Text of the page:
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Russia sanctions put spotlight on crypto: 5 things to know

  • March 7, 2022
  • , Nikkei Asia , 12:33 p.m.
  • English Press

TSUBASA SURUGA, Nikkei staff writer


TOKYO — The U.S., Europe and now Japan are all considering measures to ensure that cryptocurrencies are not used as a tool for dodging financial sanctions imposed on Russia over its invasion of Ukraine.


Japan’s crypto industry group and government officials began discussing possible new rules on Thursday, including banning exchanges from facilitating transactions involving Russian individuals.


But what measures could governments take, and how effective would they be?


Why are Japan, the European Union and the U.S. targeting cryptocurrencies?


They fear that cryptocurrencies could become a loophole for wealthy Russians to send money offshore, circumventing sanctions against Russia. Those sanctions include an agreement by the U.S., Japan and the EU to block major Russian banks from the SWIFT global payment network. EU finance ministers agreed on Tuesday to “further investigate actions to avoid any circumvention of the sanctions, especially by the use of crypto assets.”


It would not be the first time cryptocurrencies have been used in this way, according to Naoyuki Iwashita, a former head of the Bank of Japan’s financial technology center and now a professor at Kyoto University.


During the financial crisis in Cyprus in 2013, the government imposed capital controls to prevent bank runs, including a deposit freeze. The country had long been a tax haven for wealthy Russians, and it is thought that many rushed to exchange their cash for bitcoin when the controls were announced.


“This was one of the first major cases where cryptocurrency was used for money laundering,” Iwashita said. “The West fears Russians are already taking the same method.”


Sam Bankman-Fried, CEO of cryptocurrency exchange FTX, said on Monday that his company is on the alert for any suspected use of cryptocurrencies to get around sanctions.


“We basically have not seen coming from Russia any coordinated attempts to use digital assets to avoid sanctions,” Bankman-Fried said in an interview with CNBC. “We haven’t seen it from oligarchs, either, but I would be less surprised if there were attempts at that going forward.”


How many Russians own cryptocurrency?


There is little official data on how many Russians invest in cryptocurrency, but crypto payments company TripleA estimates it is over 17.3 million people, or 12% of the country’s population.


Tass, the Russian news agency, quoted a lawmaker in the country’s lower house last December as saying Russian nationals have invested 5 trillion rubles (around $45 billion at current rates) in cryptocurrencies.


Trading between the ruble and bitcoin hit a nine-month high on Feb. 24, according to research firm CryptoCompare, and though it had halved to $6.6 million on Thursday, that was still double what it was the day before the invasion.


Russia ranked 18th worldwide in terms of cryptocurrency adoption, according to a recent report by Chainalysis, another research firm. It had the third largest share of overseas transfers, after Turkey and Ukraine.

What measures could be taken?


The details are unknown. The EU may order companies like cryptocurrency exchanges and firms engaged in the issuance of crypto assets, or providing related services, not to deal with clients in Russia. The U.S. is warning crypto exchanges not to facilitate transactions for Russian oligarchs and entities that are on its sanctions list.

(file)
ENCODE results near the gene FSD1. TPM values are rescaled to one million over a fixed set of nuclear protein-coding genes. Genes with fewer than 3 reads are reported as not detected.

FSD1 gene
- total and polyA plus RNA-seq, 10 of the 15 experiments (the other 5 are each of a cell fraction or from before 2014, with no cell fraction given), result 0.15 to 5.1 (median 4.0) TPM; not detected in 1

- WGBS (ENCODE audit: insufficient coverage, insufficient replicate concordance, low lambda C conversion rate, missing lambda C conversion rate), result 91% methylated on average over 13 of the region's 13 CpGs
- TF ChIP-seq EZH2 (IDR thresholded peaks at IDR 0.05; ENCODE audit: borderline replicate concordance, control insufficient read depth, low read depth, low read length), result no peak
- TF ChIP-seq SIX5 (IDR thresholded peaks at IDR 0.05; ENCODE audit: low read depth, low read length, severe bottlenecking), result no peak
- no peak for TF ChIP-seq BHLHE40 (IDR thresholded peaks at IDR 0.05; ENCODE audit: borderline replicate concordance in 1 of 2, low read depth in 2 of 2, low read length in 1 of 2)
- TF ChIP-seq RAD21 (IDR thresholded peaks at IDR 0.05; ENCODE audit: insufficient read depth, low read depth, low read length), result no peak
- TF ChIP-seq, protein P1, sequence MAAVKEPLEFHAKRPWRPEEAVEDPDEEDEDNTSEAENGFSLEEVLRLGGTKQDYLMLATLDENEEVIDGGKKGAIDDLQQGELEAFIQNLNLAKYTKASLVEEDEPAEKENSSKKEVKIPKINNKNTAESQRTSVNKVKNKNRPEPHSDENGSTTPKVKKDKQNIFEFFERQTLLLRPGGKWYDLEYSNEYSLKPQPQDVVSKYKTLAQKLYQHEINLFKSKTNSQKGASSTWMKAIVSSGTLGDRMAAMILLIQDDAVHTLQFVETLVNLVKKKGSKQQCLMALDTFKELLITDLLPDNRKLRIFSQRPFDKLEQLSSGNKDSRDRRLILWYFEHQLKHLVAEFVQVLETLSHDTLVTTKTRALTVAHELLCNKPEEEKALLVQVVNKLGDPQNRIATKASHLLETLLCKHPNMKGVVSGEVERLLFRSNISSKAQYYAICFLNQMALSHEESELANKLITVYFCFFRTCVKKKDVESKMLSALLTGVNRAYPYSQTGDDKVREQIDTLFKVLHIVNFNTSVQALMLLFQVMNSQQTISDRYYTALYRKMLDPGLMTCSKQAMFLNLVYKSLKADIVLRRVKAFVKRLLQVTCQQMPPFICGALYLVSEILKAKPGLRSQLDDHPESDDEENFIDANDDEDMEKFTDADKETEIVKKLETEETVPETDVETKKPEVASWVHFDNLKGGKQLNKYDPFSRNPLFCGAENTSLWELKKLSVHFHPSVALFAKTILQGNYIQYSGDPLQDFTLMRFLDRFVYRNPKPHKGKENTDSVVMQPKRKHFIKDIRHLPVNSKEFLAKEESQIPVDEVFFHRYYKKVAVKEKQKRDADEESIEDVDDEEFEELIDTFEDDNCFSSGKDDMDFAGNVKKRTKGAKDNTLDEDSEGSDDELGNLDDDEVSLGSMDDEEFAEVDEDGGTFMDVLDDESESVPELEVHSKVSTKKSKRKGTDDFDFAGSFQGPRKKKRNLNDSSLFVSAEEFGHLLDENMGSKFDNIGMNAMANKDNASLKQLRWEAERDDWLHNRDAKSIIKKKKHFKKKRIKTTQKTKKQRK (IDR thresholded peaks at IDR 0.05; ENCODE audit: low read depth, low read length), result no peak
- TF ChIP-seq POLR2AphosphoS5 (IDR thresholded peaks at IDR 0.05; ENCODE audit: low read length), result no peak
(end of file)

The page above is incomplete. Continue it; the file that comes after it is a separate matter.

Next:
Japan is also considering taking action. An official from Japan’s Financial Services Agency, the regulatory body for cryptocurrency exchanges, said: “Crypto assets are meaningless unless they are eventually converted into cash, so it is conceivable that governments could ask exchanges to block any cash-outs by Russian individuals.”


How effective would that be?


Crypto assets traded through crypto exchanges can track individuals based on their registered bank accounts. Even so, most major exchanges, like Binance and FTX, are offshore exchanges. They have no physical headquarters or fixed location, enabling them to slip through global regulatory nets.


Still, enforcement will be challenging. Direct transactions between cryptocurrency wallets, outside of exchanges, essentially cannot be regulated. The decentralized design of bitcoin provides anonymity and makes it technologically impossible to track all transfers among individuals.


“These applications are completely unregulated, and no matter how powerful a country is, it’s difficult to track every computer’s transactions, said Iwashita of Kyoto University.


What is the reaction from the crypto community?


The Japan Virtual and Crypto Assets Exchange Association (JVCEA), the industry’s self-policing organization, began discussing new rules on Thursday, including a possible ban on exchange-mediated transactions involving Russian parties.


JVCEA head Satoshi Hasuo, president of Tokyo-based exchange Coincheck, told Nikkei: “We’ll work with the Financial Services Agency to consider what specific measures are possible.”


But even among the community, the reactions are mixed. Several exchanges said broad restrictions would hurt ordinary Russians and run contrary to cryptocurrencies’ founding libertarian ideology.


“We are not going to unilaterally freeze millions of innocent users’ accounts,” Binance said last week when asked about how it was handling Russian customers.

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